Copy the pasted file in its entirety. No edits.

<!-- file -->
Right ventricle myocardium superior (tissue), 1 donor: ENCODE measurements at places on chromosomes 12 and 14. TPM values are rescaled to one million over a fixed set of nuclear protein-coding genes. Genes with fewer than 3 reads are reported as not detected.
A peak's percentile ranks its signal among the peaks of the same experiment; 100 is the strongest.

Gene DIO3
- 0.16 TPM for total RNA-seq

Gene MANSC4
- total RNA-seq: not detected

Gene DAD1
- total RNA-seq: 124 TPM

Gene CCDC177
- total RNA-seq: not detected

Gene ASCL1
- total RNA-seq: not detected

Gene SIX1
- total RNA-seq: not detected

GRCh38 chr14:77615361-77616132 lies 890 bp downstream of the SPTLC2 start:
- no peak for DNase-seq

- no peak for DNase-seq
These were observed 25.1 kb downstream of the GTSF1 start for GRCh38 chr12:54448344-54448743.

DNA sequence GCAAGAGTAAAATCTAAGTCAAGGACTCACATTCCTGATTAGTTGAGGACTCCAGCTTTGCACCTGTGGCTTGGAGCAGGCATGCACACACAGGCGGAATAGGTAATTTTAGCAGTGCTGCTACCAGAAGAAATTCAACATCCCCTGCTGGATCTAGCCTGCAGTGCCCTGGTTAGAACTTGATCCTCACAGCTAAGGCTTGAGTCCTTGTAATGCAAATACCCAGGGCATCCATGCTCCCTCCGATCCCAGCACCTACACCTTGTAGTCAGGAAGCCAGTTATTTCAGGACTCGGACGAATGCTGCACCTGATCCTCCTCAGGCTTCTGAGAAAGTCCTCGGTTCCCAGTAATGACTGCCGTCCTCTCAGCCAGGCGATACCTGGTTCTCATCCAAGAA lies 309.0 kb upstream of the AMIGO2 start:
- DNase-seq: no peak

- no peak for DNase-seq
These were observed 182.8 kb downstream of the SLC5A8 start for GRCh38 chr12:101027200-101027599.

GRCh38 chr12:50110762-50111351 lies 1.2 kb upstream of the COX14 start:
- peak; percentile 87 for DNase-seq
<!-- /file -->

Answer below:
Right ventricle myocardium superior (tissue), 1 donor: ENCODE measurements at places on chromosomes 12 and 14. TPM values are rescaled to one million over a fixed set of nuclear protein-coding genes. Genes with fewer than 3 reads are reported as not detected.
A peak's percentile ranks its signal among the peaks of the same experiment; 100 is the strongest.

Gene DIO3
- 0.16 TPM for total RNA-seq

Gene MANSC4
- total RNA-seq: not detected

Gene DAD1
- total RNA-seq: 124 TPM

Gene CCDC177
- total RNA-seq: not detected

Gene ASCL1
- total RNA-seq: not detected

Gene SIX1
- total RNA-seq: not detected

GRCh38 chr14:77615361-77616132 lies 890 bp downstream of the SPTLC2 start:
- no peak for DNase-seq

- no peak for DNase-seq
These were observed 25.1 kb downstream of the GTSF1 start for GRCh38 chr12:54448344-54448743.

DNA sequence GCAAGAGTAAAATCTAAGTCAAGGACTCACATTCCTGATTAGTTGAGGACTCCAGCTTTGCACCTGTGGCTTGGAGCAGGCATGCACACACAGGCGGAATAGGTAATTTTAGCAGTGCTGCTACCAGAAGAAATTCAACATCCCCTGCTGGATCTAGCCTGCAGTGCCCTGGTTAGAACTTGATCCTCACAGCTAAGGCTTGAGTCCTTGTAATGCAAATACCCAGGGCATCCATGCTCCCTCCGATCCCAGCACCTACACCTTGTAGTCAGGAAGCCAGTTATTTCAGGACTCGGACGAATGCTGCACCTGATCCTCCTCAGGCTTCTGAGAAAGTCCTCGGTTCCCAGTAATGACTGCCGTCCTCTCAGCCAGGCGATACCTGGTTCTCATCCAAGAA lies 309.0 kb upstream of the AMIGO2 start:
- DNase-seq: no peak

- no peak for DNase-seq
These were observed 182.8 kb downstream of the SLC5A8 start for GRCh38 chr12:101027200-101027599.

GRCh38 chr12:50110762-50111351 lies 1.2 kb upstream of the COX14 start:
- peak; percentile 87 for DNase-seq